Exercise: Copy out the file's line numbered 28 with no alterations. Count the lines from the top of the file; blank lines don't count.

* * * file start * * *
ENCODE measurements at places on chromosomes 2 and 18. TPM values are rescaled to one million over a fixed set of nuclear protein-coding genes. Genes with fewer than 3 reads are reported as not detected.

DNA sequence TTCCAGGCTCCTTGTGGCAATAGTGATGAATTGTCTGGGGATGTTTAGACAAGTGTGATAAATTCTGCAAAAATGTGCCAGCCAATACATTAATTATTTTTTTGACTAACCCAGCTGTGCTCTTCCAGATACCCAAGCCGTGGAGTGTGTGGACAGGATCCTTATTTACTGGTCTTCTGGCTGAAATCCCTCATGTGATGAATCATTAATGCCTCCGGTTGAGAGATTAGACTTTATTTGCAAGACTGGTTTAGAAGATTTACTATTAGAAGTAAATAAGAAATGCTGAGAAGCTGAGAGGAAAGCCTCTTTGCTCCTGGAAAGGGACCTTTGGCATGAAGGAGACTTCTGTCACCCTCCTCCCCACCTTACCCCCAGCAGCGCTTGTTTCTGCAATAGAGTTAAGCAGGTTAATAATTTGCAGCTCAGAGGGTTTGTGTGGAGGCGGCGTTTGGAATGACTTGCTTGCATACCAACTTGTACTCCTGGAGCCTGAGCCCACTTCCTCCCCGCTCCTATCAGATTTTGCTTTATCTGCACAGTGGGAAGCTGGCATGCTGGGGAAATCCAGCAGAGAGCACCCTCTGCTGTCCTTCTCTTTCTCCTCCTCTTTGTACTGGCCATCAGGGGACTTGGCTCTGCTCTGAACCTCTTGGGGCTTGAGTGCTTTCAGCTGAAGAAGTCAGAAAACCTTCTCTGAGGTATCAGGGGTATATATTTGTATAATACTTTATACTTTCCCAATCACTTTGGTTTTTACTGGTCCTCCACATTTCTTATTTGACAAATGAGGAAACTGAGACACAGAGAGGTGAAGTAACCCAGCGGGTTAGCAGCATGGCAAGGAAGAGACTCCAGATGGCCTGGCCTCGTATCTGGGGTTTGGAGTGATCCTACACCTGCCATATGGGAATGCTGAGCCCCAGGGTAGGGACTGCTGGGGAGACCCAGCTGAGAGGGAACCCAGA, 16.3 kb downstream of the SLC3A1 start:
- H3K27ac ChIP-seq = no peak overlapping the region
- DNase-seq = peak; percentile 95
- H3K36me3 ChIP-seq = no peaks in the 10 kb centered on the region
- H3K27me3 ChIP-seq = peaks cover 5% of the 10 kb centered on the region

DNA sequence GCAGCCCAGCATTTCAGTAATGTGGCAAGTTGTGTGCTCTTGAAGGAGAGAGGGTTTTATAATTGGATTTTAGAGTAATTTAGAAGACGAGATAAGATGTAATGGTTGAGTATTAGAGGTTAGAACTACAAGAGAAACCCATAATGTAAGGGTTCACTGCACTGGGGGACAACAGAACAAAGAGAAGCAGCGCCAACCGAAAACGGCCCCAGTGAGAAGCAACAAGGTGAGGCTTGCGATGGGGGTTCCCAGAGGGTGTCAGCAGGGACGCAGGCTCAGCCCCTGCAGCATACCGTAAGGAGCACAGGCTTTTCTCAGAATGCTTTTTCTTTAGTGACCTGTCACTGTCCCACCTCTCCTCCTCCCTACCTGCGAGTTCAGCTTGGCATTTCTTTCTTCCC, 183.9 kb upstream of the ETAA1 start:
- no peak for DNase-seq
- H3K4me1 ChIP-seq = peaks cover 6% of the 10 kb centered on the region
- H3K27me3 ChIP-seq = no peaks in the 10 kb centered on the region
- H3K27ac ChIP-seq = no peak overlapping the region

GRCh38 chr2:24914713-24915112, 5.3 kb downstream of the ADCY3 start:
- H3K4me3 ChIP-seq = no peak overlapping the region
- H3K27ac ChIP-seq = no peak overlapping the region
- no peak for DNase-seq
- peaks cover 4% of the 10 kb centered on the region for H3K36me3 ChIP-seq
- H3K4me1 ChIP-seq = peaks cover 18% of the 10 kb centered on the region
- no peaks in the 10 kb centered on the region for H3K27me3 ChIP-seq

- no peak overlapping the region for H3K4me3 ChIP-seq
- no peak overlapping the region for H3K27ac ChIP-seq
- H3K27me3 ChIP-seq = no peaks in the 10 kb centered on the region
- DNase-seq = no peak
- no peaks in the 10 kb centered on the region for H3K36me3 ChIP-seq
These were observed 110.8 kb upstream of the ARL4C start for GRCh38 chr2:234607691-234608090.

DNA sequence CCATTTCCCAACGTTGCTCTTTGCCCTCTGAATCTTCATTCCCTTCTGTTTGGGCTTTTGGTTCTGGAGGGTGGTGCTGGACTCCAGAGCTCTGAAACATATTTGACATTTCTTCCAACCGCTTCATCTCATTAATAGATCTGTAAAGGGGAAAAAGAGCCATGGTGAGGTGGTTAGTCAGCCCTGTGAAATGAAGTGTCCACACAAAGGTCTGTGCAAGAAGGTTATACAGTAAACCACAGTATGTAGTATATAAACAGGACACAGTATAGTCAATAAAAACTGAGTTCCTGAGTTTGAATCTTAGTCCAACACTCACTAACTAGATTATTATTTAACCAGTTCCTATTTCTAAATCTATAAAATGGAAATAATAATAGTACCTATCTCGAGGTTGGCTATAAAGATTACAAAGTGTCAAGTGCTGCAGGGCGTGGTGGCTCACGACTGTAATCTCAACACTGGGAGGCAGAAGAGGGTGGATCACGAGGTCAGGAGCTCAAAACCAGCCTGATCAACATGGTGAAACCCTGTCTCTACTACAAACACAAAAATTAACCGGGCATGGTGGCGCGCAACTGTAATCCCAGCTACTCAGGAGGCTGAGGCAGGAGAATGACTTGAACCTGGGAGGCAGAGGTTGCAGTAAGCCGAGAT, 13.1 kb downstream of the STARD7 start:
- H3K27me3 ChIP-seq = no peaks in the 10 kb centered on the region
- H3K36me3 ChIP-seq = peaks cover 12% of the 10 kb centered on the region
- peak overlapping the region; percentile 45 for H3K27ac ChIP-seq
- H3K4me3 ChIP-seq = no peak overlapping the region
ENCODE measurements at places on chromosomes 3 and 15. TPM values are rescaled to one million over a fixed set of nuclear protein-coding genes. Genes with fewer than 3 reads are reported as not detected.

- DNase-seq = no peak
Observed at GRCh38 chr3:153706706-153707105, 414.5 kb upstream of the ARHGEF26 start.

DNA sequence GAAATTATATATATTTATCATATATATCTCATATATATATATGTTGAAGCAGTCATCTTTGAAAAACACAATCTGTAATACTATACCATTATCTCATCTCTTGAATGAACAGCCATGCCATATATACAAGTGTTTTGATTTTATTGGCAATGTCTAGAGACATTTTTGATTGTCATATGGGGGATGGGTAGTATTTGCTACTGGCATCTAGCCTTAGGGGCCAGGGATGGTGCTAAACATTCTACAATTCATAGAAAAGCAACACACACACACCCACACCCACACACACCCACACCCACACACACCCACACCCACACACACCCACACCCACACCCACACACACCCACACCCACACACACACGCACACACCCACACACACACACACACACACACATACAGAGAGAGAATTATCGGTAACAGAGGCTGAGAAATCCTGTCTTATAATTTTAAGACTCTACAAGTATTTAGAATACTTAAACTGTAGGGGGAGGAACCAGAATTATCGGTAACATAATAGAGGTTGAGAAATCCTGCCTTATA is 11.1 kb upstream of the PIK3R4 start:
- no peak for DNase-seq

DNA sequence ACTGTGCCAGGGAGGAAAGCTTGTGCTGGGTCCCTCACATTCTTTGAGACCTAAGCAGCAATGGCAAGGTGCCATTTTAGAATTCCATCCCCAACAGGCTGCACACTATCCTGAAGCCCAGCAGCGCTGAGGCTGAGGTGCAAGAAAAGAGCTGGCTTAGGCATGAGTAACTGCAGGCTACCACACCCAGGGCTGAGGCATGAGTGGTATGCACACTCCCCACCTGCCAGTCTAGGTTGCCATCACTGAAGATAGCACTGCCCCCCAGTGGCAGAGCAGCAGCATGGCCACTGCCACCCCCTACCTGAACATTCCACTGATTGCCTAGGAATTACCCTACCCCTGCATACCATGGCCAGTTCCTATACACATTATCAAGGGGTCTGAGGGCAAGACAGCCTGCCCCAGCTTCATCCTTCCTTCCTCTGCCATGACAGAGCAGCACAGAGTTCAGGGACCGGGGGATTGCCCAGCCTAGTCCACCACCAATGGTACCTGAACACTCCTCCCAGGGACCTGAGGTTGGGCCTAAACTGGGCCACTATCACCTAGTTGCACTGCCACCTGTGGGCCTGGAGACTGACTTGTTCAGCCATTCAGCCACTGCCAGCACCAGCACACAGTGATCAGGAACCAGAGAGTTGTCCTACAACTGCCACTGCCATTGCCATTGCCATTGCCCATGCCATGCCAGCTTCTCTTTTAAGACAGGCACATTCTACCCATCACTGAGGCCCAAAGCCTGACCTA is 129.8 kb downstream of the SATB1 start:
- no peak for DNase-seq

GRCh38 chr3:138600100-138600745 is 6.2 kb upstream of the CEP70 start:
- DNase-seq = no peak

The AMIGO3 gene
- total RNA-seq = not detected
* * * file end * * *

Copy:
- peak overlapping the region; percentile 45 for H3K27ac ChIP-seq